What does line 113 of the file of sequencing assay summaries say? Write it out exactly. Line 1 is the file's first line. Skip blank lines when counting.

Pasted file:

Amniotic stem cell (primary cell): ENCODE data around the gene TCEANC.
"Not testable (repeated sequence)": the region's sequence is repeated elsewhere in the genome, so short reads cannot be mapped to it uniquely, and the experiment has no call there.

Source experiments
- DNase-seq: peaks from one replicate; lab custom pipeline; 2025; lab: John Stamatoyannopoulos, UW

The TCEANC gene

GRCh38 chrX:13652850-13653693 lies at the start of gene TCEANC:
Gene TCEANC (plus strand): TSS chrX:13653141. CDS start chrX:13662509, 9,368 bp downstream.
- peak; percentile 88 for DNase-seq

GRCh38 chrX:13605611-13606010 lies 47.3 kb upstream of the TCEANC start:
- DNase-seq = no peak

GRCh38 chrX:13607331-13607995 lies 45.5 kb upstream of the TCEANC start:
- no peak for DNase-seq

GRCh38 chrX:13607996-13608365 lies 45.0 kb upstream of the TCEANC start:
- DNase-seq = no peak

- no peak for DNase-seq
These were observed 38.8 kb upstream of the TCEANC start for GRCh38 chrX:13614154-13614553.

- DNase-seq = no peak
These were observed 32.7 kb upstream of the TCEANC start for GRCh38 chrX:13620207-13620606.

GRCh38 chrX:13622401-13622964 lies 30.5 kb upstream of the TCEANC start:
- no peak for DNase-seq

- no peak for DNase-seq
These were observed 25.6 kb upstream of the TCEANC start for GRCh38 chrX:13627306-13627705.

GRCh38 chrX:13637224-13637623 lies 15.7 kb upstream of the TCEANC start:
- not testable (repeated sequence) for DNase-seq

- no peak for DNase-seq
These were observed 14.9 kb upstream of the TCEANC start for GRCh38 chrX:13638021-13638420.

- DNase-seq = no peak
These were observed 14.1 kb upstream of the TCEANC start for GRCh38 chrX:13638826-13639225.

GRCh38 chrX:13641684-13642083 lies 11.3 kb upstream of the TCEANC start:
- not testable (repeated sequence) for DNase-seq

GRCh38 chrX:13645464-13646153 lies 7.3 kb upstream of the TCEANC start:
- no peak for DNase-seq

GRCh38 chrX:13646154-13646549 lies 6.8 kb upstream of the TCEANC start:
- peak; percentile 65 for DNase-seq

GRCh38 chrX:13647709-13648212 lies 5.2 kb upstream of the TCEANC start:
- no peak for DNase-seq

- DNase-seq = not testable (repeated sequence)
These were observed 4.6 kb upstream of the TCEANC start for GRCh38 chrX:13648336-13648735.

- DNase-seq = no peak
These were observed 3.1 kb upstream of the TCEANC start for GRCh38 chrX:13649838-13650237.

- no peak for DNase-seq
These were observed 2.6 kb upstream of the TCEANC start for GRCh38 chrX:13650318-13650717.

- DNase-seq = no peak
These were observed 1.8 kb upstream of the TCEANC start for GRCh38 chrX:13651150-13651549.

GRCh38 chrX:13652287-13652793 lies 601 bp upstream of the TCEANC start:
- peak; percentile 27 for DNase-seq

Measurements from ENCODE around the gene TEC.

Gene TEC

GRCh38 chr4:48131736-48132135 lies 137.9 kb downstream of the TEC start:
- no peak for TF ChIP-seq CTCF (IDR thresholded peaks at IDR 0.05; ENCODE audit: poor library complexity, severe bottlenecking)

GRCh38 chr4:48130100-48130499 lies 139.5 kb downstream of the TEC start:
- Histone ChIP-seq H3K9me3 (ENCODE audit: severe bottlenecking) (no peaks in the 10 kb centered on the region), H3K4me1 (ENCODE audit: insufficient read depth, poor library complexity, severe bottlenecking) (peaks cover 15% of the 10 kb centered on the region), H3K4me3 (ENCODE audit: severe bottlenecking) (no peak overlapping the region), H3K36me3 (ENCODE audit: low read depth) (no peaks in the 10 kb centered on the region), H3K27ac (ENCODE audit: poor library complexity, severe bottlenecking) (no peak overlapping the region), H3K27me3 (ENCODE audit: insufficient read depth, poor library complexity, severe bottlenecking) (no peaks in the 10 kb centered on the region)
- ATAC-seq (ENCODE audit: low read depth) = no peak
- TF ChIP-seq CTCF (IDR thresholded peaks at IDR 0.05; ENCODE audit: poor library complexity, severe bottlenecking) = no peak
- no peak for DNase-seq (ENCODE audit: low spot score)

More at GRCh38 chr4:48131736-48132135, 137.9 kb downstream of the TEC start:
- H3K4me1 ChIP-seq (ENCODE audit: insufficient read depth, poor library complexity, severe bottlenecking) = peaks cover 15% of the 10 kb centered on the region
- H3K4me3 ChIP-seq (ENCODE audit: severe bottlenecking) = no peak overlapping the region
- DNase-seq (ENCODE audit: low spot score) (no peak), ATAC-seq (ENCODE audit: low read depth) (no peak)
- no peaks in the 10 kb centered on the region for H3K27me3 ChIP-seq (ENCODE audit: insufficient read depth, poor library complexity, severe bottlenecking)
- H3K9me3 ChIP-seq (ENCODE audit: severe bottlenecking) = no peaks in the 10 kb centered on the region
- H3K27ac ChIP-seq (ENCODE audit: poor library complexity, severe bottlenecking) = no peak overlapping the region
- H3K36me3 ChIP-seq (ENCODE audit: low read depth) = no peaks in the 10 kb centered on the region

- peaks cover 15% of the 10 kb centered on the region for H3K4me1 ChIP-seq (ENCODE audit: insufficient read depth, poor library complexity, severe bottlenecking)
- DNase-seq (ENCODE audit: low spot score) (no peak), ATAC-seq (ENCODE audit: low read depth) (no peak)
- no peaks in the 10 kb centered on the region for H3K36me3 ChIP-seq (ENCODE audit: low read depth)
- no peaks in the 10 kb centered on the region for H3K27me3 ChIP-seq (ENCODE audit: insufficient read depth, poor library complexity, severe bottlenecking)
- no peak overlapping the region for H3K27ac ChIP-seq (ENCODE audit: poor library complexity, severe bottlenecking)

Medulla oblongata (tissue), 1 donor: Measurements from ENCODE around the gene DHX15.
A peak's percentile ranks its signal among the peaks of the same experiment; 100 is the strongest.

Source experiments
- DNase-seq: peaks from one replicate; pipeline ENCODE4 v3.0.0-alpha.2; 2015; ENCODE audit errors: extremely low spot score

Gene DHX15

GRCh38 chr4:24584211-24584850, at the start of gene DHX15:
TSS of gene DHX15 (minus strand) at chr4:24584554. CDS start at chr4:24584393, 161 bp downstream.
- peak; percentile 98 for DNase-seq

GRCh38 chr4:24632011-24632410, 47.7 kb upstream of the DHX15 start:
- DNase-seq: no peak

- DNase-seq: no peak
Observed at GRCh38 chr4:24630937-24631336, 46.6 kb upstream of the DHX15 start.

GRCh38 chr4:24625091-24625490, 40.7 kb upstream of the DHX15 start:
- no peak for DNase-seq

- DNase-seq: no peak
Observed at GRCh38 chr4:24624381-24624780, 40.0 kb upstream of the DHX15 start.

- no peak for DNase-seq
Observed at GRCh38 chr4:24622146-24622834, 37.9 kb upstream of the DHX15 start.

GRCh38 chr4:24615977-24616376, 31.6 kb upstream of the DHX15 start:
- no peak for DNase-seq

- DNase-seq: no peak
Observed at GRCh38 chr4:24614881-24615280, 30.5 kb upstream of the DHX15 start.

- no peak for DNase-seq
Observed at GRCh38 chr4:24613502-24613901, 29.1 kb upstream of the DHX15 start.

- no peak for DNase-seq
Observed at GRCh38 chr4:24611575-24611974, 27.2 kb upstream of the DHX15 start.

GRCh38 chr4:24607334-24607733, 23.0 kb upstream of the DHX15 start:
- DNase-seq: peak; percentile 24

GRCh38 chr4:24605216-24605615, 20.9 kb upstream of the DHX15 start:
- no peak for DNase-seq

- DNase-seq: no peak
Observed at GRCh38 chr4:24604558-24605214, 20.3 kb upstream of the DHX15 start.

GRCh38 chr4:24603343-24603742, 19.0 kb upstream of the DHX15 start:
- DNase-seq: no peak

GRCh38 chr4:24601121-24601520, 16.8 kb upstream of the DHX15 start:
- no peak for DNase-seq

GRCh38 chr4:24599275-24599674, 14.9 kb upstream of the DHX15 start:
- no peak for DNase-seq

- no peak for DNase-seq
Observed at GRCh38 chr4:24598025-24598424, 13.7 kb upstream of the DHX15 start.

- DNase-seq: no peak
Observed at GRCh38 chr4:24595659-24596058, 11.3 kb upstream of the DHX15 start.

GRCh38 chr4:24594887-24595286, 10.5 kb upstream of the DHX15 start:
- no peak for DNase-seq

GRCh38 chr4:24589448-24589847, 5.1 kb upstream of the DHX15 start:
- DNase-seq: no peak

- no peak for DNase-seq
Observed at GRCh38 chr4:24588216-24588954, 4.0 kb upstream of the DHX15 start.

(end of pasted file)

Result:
GRCh38 chr4:24589448-24589847, 5.1 kb upstream of the DHX15 start: